Inner City, UNESCO World Heritage Site

Photo credit: Shutterstock

A big part of the Tropical Rainforest in Suriname is also registered as protected land under the UNESCO World Heritage Site and called the Central Suriname Nature Reserve.

Amazon Views

Notable for its biodiversity it is home to various wild animals such as the jaguar, giant armadillo, giant river otter, tapir, sloths, eight species of primates and 400 bird species such as harpy eagle, Guianan cock-of-the-rock, and scarlet macaw.

Sloth at Kabalebo, Suriname

Photo credit: Melany van Ommeren


  1. The 7 Districts situated along the Northern Coast of Suriname all have rivers running through the country that serve as natural borders, with bridges to easily get from one district to the other.

The Suriname River is the border between the Capital Paramaribo and the District of Commewijne and it crossed via the Jules Wijdenbosch Bridge.

The Jules Wijdenbosch Bridge is the highest bridge, with the longest span in Suriname.

Lights, Jules Wijdenbosch Bridge

From the inner city of Paramaribo you can take a stroll alongside the Suriname River and it is also possible to take a small wooden boat (de koreaal) across the Suriname River from Paramaribo to Commewijne.

Koreaal at the riverbanks of Suriname, Atjoni

Photo credit: Rafael Jantz


  1. Among the people who have visited Suriname, usually from Europe, Suriname is known to have one of the friendliest communities.

As previously mentioned, due to the blending of many different cultures and ethnicities, we are more accepting of one another and this extends to foreigners.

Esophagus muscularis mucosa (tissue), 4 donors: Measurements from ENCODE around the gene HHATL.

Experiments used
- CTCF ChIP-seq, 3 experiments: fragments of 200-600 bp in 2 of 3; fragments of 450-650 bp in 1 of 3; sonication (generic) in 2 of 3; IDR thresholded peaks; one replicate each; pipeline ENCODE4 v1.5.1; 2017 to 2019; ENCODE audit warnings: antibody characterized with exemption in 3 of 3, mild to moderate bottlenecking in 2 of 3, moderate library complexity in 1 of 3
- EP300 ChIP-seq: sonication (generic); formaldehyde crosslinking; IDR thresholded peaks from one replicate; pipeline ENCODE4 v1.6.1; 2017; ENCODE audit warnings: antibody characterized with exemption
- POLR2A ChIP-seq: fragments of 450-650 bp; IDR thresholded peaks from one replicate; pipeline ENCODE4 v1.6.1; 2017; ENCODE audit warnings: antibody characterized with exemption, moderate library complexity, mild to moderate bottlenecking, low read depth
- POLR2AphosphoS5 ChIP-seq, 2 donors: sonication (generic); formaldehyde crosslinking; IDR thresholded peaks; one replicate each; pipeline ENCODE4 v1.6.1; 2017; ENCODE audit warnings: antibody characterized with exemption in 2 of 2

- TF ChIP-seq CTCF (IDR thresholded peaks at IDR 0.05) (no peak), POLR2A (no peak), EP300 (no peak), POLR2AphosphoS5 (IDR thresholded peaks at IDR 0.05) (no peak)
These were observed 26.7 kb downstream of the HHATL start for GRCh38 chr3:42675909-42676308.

Suriname is the only country, so far, that has a Synagogue and a Mosque build right next to each other in the inner city of Paramaribo.



Photo credit: Irvin Ngariman


  1. Life in Suriname is very laid back.

It is relatively easy to make a living, start a family and just enjoy life.

The Surinamese mentality differs vastly from that fast pace life in for example the Netherlands.

The majority of office businesses have working hours from 8am to 4pm.

Children go to school from 7:30am to 1pm (primary through high school) and there are evening classes for higher education usually ranging between 6pm and 9pm.

Traffic can be horrendous at times, yet everything is relatively close and very accessible.

As was mentioned before, the Tropical Rainforest is also very accessible, so weekends are usually spend in the interior.

On the other hand, what is not so easy is traveling abroad.

For Surinamese people with only a Surinamese passport it can be quite challenging to travel abroad due to the various visas and costs that come with it.

Even to Caribbean Islands, where there are no visa requirements, the costs for a plane ticket can reach quite high.

But then again that is where the beautiful Tropical Rainforest and all its rich biodiversity and locations come in.

Palulu Nature Resort, Suriname

Photo credit: Charissa Muntslag